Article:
About crickets and collaborational composing


This week Helsinki has been buzzing with new music – there has been even abundance of interesting concerts in the Musica Nova-festival. Last week on late Friday evening there was Korvat auki’s concert, a tribute to the pioneering Finnish electronic music duo Pan Sonic in order to honour the memory of the band’s late member, Mika Vainio. The concert was part of the series of Helsinki Philharmonic’s after concert club “Encounters” and in the concert was premiered four new pieces by four composing pairs. The call for works that Korvat auki setup for the concert was very interesting, because it was meant for collaborative works. Composing in collaboration with other composers is still rather unconventional in the context of contemporary classical music whereas in popular music scene it’s been a natural way of working for a long time. The project proposed an intriguing challenge to find ways of working together with a person that comes from a different musical background.

We were in the fortunate situation that we had already collaborated before in a compositional context – we had an idea how the project could be realised, how we both could get our artistic voices heard and at the same time create and learn something new. Our initial idea was to divide our roles within the project very clearly: Þorkell as a composer would focus on writing for the instruments and Tytti as a sound artist would do the electronics for the piece. These roles stayed during the process to some extent, but what was surprising was how much they didn’t.

Our method of working was to “do something”, let the other one see that “something” and comment on it and then either continue on editing the material or let the other one continue with developing the material. Sometimes the procedure was very clear, someone wrote a raw draft which was then processed by the other person. At times we also really composed together, sat couple of hours in front of a blank sheet music paper or a computer, tossing the ideas back and forth. This way of working was very eye-opening, since composing processes are often personal and happen inside one’s mind. Seeing and hearing how the other person thinks and does was in fact a huge learning curve that we both benefited from. Also verbalising one’s own thoughts is always good – it sharpens the mind. The process was in some ways very beautiful, but also extremely demanding, it is sometimes hard to find compromises that both are happy with.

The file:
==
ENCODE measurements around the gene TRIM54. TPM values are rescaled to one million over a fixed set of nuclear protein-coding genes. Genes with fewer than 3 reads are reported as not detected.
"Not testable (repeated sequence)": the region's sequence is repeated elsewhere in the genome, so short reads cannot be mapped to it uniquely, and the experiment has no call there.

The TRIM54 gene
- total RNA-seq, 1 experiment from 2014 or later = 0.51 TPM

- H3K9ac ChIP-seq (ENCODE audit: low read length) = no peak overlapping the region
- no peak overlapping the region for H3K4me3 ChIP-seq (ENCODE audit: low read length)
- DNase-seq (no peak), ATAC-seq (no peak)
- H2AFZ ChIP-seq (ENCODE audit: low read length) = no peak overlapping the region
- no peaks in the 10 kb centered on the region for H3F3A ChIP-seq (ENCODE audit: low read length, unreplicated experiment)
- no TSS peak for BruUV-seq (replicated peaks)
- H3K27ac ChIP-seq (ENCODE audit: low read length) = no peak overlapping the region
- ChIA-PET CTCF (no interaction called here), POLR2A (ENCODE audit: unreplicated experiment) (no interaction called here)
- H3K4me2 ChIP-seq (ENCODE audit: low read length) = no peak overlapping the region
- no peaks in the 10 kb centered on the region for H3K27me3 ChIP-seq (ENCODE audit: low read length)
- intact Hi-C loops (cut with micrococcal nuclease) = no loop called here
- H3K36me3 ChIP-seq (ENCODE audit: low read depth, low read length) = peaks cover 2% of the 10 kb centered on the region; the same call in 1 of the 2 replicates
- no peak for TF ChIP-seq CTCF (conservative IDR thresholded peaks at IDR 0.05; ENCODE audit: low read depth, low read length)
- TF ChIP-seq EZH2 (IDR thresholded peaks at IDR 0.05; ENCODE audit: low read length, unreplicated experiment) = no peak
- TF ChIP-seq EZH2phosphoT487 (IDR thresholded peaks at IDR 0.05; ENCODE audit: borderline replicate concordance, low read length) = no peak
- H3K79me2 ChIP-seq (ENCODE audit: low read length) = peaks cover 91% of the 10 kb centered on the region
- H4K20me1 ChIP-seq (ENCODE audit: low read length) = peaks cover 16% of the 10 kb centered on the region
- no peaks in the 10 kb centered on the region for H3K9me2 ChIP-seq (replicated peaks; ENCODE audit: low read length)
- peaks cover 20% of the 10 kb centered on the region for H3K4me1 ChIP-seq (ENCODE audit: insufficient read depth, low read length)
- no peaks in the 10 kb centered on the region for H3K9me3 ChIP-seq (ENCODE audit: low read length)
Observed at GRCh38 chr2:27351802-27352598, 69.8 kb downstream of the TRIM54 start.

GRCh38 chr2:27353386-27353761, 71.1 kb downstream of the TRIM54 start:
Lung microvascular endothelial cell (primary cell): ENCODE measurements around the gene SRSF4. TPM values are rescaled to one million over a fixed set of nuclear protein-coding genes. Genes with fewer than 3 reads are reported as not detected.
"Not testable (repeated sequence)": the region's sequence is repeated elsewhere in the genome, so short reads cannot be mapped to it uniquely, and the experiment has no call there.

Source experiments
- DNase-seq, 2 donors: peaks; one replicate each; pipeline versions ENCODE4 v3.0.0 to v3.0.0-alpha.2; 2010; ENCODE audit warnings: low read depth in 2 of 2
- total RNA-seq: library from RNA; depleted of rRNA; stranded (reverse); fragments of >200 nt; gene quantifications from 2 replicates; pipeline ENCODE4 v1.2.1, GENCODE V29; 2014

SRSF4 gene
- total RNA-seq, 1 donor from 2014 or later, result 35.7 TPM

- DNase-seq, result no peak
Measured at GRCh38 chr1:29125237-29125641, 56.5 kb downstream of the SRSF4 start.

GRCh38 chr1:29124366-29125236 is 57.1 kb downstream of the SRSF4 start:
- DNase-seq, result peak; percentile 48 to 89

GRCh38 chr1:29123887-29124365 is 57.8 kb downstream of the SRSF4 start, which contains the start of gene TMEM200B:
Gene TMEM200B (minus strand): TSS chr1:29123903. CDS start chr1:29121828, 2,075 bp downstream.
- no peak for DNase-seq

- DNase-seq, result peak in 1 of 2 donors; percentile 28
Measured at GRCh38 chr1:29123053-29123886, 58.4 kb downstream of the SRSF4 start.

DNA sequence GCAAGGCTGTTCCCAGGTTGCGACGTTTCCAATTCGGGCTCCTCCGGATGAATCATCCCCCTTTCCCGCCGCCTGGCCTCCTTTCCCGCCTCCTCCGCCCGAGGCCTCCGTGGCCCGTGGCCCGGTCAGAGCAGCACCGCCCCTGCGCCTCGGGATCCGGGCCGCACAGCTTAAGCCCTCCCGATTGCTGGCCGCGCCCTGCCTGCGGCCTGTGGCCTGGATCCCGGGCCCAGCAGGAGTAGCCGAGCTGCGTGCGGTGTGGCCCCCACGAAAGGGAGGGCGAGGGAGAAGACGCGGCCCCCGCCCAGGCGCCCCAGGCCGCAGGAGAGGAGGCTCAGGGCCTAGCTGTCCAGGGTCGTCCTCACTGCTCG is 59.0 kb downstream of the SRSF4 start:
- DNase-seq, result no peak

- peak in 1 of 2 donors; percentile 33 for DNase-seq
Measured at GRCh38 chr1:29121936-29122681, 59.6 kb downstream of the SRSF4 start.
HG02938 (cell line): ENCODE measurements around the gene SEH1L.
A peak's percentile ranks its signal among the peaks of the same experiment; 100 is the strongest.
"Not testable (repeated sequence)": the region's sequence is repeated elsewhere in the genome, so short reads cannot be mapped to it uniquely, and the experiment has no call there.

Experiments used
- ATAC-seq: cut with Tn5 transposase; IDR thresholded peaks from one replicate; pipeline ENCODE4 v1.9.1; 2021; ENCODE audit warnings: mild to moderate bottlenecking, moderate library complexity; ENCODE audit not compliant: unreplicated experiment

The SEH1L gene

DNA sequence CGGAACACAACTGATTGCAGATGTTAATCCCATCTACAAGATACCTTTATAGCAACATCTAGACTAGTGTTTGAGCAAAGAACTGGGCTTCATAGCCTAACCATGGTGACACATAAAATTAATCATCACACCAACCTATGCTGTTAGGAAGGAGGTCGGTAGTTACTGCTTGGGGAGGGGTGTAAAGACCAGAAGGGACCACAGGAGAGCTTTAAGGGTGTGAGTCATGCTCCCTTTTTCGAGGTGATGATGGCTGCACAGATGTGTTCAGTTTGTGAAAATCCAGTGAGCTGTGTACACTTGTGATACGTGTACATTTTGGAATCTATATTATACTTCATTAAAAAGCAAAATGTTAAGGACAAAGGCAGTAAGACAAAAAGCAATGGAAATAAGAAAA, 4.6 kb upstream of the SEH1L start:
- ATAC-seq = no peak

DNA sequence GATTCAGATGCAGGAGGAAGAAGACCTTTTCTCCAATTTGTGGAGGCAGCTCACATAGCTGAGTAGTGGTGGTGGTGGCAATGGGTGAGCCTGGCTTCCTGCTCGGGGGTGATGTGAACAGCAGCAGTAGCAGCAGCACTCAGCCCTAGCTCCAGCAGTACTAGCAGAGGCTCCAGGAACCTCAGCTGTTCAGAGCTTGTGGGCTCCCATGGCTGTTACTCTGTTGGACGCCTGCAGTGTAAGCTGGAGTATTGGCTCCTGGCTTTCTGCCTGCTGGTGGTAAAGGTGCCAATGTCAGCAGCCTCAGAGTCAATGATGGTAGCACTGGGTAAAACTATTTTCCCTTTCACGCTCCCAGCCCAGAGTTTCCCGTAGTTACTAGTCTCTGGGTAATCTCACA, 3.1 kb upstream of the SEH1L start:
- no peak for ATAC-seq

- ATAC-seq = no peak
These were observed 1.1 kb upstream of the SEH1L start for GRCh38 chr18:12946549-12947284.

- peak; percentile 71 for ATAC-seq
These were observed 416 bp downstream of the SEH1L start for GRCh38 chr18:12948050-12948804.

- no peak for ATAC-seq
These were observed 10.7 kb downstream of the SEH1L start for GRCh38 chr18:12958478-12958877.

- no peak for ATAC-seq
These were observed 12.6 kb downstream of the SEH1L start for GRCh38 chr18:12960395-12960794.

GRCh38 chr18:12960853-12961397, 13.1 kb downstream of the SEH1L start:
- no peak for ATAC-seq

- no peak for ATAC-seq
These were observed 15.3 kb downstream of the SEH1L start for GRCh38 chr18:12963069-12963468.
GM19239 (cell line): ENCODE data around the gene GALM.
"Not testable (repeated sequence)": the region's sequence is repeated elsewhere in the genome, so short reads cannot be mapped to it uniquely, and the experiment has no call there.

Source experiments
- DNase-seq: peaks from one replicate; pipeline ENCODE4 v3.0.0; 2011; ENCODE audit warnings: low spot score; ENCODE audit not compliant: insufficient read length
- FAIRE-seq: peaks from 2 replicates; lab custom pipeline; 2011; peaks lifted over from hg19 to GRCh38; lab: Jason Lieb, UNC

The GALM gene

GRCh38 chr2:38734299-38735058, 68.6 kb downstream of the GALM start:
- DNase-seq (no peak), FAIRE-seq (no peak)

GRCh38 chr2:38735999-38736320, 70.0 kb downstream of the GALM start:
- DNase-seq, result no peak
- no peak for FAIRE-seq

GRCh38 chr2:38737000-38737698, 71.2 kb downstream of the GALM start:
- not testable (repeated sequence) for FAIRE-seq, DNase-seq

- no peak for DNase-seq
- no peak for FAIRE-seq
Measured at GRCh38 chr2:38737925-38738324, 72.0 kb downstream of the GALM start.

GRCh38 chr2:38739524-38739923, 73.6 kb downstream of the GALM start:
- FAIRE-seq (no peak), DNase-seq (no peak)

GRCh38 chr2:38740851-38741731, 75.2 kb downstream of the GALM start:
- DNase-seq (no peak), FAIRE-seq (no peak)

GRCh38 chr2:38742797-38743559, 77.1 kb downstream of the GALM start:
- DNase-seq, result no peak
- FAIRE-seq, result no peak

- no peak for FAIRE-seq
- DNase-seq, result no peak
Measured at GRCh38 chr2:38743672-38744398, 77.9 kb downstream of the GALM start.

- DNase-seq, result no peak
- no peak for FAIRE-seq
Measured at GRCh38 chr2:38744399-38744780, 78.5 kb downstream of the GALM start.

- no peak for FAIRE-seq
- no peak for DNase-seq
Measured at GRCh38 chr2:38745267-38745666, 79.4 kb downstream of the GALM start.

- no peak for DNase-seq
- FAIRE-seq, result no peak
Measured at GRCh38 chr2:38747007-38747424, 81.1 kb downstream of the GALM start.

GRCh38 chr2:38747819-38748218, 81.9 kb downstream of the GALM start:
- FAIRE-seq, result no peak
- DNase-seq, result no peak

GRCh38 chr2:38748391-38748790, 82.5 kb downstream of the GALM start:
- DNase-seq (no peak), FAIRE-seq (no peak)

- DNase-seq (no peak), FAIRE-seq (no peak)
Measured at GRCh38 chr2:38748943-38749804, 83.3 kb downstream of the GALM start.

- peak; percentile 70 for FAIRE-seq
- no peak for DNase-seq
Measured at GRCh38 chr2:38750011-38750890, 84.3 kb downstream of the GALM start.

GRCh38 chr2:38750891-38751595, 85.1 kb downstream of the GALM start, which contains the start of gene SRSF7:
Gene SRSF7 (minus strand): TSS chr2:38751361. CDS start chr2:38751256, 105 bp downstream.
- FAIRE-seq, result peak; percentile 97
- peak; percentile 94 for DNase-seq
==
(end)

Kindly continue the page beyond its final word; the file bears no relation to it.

Our piece in the concert was titled “About Crickets”. The insect theme became very crucial in our piece in many ways and it all originates from a song by Pan Sonic called Hyönteisistä / About Insects. We collected the material for our piece through recording humans mimicking the sound of insects and these recordings are in our opinion quite extraordinary, we were both surprised how versatile the human voice actually is! In addition the recorded audio material, Tytti contacted and visited a cricket-growing company located in Espoo, EntoCube, which grows crickets that are mostly sold to fine-dining restaurants. Visiting the premises of the company and meeting the crickets was very intriguing and we got some great but thought-provoking video material on crickets in see-through boxes. Eating insects is actually a current phenomenon and Finland has been one of the front-runners in the innovations of finding ways to grow insect for human nutrition. Our piece wanted to take part of this current dialogue by videoing, recording and projecting these edible crickets on the walls of Musiikkitalo – maybe to cause interest, maybe to cause revulsion or maybe just to show the fascinating fast movements of these small animals.

In addition to the recorded and manipulated audio material and the projected video, a crucial element of our piece was the instrumental parts played by the players of the Helsinki Philharmonic Orchestra. Working together with professional musicians was a great opportunity for us and the players in our piece, clarinetist Heikki Nikula, cellist Jaani Helander and percussionist Xavi Castelló Aràndiga were all extremely professional but also very fun to work with. The whole experience gave both of us encouragement for future projects, it is very important for young composers to get these positive working experiences – they are the ones that drive you forward.

What will we take with us to future collaborative projects? There are many things to consider, but perhaps it would be clever to start the process focusing more on collaborative working rather than dividing roles. Two brains have twice as many ideas as one brain would have – there is a danger of too much material and too many ideas. In conclusion, what was the most interesting part of this collaboration? Throwing ideas back and forth between our working desks was the most interesting aspect of the collaboration for us: to see ideas that one of us originally came up with being developed by the other and then land on your desk again for further development. After few rounds of back and forth it was difficult to say what is yours and what is mine.


Tytti Arola and Thorkell Nordal

Tytti Arola is a sound artist who is interested in doing multisensorial works and recording the environment surrounding her.
Thorkell Nordal is an Icelandic composer residing in Helsinki. His music can be described as tranquil soundscapes but with a strong structural undercurrents that drive the music forward.